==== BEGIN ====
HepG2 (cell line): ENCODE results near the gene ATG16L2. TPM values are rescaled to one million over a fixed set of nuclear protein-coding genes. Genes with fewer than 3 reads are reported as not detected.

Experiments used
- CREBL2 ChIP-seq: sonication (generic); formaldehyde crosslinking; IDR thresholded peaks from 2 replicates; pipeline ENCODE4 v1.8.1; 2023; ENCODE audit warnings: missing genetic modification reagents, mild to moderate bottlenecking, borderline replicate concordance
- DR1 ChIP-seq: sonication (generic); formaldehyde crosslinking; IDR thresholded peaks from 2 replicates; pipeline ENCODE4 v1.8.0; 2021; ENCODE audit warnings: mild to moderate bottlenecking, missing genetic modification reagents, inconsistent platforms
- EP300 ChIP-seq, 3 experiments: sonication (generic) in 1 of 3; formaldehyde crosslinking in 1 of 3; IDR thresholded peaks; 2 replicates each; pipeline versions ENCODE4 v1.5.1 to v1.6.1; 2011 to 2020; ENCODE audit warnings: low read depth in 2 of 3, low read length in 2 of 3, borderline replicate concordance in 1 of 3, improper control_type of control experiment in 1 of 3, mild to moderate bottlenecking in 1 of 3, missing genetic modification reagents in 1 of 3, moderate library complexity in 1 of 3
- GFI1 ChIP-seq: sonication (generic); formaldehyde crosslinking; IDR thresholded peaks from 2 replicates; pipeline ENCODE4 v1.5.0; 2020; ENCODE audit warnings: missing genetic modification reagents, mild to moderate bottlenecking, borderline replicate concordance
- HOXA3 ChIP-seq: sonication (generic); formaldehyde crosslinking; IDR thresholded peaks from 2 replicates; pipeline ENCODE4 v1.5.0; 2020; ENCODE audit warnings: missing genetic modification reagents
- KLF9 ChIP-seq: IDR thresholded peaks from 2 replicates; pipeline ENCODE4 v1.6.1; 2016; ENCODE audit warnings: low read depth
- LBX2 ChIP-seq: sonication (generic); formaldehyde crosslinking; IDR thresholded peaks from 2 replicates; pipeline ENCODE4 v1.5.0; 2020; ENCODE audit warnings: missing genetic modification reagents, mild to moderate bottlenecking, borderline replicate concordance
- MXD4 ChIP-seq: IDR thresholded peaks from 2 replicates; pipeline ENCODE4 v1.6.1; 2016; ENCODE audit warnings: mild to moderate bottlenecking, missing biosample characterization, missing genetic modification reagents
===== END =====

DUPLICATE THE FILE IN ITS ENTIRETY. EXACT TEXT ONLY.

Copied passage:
HepG2 (cell line): ENCODE results near the gene ATG16L2. TPM values are rescaled to one million over a fixed set of nuclear protein-coding genes. Genes with fewer than 3 reads are reported as not detected.

Experiments used
- CREBL2 ChIP-seq: sonication (generic); formaldehyde crosslinking; IDR thresholded peaks from 2 replicates; pipeline ENCODE4 v1.8.1; 2023; ENCODE audit warnings: missing genetic modification reagents, mild to moderate bottlenecking, borderline replicate concordance
- DR1 ChIP-seq: sonication (generic); formaldehyde crosslinking; IDR thresholded peaks from 2 replicates; pipeline ENCODE4 v1.8.0; 2021; ENCODE audit warnings: mild to moderate bottlenecking, missing genetic modification reagents, inconsistent platforms
- EP300 ChIP-seq, 3 experiments: sonication (generic) in 1 of 3; formaldehyde crosslinking in 1 of 3; IDR thresholded peaks; 2 replicates each; pipeline versions ENCODE4 v1.5.1 to v1.6.1; 2011 to 2020; ENCODE audit warnings: low read depth in 2 of 3, low read length in 2 of 3, borderline replicate concordance in 1 of 3, improper control_type of control experiment in 1 of 3, mild to moderate bottlenecking in 1 of 3, missing genetic modification reagents in 1 of 3, moderate library complexity in 1 of 3
- GFI1 ChIP-seq: sonication (generic); formaldehyde crosslinking; IDR thresholded peaks from 2 replicates; pipeline ENCODE4 v1.5.0; 2020; ENCODE audit warnings: missing genetic modification reagents, mild to moderate bottlenecking, borderline replicate concordance
- HOXA3 ChIP-seq: sonication (generic); formaldehyde crosslinking; IDR thresholded peaks from 2 replicates; pipeline ENCODE4 v1.5.0; 2020; ENCODE audit warnings: missing genetic modification reagents
- KLF9 ChIP-seq: IDR thresholded peaks from 2 replicates; pipeline ENCODE4 v1.6.1; 2016; ENCODE audit warnings: low read depth
- LBX2 ChIP-seq: sonication (generic); formaldehyde crosslinking; IDR thresholded peaks from 2 replicates; pipeline ENCODE4 v1.5.0; 2020; ENCODE audit warnings: missing genetic modification reagents, mild to moderate bottlenecking, borderline replicate concordance
- MXD4 ChIP-seq: IDR thresholded peaks from 2 replicates; pipeline ENCODE4 v1.6.1; 2016; ENCODE audit warnings: mild to moderate bottlenecking, missing biosample characterization, missing genetic modification reagents